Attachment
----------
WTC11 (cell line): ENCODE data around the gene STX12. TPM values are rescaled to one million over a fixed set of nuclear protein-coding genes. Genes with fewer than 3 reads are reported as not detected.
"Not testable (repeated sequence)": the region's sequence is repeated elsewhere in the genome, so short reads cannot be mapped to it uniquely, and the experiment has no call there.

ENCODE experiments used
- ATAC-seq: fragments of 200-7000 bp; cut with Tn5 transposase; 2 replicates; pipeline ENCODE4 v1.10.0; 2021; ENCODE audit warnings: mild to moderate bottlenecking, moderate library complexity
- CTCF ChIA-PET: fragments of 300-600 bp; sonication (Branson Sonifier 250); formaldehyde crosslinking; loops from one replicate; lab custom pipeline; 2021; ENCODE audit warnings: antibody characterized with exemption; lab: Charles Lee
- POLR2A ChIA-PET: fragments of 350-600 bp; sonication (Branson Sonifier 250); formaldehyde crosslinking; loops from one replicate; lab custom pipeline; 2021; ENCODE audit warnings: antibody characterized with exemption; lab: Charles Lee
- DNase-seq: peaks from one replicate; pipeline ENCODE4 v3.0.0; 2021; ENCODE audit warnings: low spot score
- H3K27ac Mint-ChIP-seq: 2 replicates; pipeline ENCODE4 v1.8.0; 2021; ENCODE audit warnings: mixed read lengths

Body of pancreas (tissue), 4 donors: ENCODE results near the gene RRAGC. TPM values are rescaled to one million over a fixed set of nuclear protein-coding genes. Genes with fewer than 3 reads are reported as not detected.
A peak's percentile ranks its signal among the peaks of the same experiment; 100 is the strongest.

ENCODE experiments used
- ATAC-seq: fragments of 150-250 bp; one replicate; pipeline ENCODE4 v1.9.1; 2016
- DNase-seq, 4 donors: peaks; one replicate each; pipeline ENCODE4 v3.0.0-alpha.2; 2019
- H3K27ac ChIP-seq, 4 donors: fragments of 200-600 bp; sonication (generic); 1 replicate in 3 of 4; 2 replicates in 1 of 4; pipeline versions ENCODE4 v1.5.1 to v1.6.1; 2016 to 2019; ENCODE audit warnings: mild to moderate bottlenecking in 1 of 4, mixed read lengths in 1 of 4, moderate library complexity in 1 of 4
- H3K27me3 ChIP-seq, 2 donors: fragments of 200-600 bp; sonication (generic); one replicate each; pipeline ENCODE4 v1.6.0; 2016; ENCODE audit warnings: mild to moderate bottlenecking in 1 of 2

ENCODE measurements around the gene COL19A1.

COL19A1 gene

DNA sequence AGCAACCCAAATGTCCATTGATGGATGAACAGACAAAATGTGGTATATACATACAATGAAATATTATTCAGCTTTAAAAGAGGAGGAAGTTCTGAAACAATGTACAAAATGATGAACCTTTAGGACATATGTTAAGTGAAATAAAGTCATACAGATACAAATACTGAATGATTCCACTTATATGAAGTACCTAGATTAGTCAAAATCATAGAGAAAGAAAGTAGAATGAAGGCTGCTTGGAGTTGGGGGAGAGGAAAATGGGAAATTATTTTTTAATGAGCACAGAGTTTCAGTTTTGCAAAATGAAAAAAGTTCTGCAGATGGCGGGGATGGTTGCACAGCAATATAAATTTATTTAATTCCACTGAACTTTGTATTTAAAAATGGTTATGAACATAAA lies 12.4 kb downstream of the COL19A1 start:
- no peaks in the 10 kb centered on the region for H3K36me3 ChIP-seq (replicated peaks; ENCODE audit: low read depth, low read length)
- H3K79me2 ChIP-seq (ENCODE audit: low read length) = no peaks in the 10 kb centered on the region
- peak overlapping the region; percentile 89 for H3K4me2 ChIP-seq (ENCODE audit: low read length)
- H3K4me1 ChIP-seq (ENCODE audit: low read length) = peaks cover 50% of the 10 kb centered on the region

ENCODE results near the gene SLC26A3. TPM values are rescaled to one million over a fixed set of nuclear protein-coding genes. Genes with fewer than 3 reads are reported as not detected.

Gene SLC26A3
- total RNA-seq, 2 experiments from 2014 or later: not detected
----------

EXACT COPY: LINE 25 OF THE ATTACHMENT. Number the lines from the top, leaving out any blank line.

- total RNA-seq, 2 experiments from 2014 or later: not detected